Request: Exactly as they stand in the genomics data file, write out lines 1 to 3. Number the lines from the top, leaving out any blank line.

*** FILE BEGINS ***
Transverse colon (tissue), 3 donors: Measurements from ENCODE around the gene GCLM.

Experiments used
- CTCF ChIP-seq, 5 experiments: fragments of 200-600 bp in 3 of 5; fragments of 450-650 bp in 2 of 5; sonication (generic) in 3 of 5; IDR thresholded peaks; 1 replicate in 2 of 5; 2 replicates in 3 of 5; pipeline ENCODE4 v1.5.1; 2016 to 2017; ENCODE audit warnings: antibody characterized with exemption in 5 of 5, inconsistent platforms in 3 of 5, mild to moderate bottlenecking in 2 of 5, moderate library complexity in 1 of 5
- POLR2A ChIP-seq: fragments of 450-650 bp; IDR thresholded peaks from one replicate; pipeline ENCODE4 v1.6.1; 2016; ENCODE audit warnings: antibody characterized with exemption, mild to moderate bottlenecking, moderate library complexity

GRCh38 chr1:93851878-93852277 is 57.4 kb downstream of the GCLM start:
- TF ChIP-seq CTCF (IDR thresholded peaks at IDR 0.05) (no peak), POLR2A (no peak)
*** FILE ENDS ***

Transverse colon (tissue), 3 donors: Measurements from ENCODE around the gene GCLM.

Experiments used
- CTCF ChIP-seq, 5 experiments: fragments of 200-600 bp in 3 of 5; fragments of 450-650 bp in 2 of 5; sonication (generic) in 3 of 5; IDR thresholded peaks; 1 replicate in 2 of 5; 2 replicates in 3 of 5; pipeline ENCODE4 v1.5.1; 2016 to 2017; ENCODE audit warnings: antibody characterized with exemption in 5 of 5, inconsistent platforms in 3 of 5, mild to moderate bottlenecking in 2 of 5, moderate library complexity in 1 of 5